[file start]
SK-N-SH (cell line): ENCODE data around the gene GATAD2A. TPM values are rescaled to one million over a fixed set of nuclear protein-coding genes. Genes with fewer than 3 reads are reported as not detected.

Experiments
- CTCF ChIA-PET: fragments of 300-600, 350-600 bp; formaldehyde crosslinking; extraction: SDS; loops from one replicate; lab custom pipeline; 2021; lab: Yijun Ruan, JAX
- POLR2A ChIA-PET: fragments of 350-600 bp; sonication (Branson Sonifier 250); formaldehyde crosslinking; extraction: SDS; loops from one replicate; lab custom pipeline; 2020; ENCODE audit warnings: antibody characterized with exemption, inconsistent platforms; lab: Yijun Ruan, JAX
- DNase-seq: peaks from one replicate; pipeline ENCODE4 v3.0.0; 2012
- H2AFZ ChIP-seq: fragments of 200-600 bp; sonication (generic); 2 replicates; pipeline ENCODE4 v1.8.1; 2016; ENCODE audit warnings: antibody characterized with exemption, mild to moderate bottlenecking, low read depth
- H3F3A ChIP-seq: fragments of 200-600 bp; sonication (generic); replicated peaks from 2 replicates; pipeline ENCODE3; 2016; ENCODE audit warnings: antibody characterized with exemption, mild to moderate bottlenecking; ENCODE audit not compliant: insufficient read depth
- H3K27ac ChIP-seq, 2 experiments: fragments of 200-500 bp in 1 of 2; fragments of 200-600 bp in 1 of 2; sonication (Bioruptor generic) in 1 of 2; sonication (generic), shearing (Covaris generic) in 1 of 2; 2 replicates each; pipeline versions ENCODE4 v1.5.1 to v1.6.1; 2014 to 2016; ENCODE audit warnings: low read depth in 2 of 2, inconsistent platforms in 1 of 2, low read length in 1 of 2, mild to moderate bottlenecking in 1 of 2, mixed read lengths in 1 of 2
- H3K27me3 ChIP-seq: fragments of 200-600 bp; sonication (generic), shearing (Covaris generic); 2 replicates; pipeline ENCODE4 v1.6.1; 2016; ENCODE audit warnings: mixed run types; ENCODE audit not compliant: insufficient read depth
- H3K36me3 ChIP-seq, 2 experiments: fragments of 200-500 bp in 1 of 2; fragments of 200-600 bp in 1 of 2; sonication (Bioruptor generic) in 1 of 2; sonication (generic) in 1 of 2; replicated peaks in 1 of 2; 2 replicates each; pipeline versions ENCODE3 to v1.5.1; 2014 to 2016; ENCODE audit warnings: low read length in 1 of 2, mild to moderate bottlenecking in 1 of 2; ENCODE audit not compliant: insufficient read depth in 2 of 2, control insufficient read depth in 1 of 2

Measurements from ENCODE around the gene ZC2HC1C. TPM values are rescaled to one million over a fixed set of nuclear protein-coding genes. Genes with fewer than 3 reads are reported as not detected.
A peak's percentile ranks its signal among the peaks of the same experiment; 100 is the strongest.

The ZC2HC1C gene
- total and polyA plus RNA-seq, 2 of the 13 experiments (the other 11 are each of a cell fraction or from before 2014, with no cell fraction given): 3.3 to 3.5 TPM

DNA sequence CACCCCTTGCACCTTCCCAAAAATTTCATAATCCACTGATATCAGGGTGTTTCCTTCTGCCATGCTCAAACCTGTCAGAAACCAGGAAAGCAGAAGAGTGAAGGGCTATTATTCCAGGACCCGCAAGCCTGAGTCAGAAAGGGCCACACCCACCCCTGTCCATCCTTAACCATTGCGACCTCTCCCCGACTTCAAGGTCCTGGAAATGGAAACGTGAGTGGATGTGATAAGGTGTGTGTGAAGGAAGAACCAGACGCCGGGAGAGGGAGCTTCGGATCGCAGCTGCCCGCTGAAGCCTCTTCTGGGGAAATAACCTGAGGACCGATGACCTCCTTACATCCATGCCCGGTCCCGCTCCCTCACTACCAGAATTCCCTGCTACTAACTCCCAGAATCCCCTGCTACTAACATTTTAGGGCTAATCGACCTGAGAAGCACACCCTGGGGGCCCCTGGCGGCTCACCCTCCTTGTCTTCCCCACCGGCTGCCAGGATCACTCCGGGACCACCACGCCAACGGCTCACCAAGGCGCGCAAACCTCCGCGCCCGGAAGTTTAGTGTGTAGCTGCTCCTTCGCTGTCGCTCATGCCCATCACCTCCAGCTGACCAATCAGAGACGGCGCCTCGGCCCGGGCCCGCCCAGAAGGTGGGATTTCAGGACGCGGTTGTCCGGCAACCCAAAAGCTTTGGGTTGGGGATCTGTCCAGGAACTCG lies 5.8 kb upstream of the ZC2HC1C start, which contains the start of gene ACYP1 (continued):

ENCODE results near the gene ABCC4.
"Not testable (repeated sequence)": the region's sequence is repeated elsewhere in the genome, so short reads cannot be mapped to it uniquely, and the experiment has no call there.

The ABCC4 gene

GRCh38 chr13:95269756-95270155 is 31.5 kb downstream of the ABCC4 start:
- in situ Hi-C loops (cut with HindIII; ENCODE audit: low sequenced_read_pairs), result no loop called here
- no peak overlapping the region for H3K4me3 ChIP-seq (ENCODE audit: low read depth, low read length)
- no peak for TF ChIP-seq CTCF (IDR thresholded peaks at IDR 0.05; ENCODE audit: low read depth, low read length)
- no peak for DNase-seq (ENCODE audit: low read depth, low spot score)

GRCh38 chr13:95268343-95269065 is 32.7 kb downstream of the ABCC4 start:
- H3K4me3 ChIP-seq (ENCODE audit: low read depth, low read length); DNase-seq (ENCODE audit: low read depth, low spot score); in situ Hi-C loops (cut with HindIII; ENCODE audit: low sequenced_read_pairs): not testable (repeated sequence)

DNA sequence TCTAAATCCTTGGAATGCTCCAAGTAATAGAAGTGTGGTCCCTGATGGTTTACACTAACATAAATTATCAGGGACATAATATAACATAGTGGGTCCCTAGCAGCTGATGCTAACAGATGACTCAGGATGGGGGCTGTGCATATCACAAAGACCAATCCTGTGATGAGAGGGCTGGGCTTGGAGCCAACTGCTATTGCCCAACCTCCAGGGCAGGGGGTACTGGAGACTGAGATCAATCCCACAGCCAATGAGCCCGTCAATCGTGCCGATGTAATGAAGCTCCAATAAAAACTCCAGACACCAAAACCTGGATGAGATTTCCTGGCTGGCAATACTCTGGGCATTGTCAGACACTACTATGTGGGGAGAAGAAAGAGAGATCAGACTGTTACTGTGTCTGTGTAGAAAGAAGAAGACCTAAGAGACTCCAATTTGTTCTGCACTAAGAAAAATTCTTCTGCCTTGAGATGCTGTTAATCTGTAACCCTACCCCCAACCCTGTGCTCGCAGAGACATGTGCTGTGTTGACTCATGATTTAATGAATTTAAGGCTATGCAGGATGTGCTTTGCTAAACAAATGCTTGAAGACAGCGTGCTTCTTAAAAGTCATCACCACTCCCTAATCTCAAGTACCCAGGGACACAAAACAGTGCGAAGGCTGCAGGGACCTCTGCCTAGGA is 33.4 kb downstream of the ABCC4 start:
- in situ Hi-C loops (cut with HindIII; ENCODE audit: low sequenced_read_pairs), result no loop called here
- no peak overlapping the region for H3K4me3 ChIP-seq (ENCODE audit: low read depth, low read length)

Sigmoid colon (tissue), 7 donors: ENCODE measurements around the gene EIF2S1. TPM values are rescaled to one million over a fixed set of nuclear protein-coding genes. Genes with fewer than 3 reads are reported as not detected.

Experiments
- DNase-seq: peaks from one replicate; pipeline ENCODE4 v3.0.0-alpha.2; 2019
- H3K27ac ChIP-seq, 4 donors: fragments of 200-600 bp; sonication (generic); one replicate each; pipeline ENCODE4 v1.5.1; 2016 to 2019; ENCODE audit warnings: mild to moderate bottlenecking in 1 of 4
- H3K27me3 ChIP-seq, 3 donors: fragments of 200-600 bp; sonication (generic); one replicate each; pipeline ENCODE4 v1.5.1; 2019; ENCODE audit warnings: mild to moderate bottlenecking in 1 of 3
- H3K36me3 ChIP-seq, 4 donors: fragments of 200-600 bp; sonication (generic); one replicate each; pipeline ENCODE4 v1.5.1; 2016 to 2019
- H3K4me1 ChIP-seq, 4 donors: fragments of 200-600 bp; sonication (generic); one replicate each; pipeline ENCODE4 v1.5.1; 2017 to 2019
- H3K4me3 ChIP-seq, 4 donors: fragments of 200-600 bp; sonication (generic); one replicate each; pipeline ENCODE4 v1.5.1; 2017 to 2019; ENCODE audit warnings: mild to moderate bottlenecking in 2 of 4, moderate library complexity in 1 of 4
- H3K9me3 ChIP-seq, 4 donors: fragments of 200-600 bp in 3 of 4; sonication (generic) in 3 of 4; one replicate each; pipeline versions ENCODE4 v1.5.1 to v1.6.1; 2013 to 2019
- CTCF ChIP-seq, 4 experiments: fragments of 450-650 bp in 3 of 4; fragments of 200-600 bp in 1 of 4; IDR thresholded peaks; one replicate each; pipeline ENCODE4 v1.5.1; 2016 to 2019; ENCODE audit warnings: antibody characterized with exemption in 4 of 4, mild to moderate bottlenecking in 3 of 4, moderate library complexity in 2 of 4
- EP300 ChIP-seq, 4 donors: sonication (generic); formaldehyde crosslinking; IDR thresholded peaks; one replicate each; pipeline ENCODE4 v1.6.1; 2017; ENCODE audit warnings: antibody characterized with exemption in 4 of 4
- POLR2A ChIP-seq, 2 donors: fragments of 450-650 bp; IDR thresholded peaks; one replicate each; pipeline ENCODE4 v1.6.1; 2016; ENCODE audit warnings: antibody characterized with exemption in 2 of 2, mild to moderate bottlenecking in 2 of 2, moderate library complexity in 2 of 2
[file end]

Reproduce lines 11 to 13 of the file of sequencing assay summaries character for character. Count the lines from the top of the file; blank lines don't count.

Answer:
Measurements from ENCODE around the gene ZC2HC1C. TPM values are rescaled to one million over a fixed set of nuclear protein-coding genes. Genes with fewer than 3 reads are reported as not detected.
A peak's percentile ranks its signal among the peaks of the same experiment; 100 is the strongest.

The ZC2HC1C gene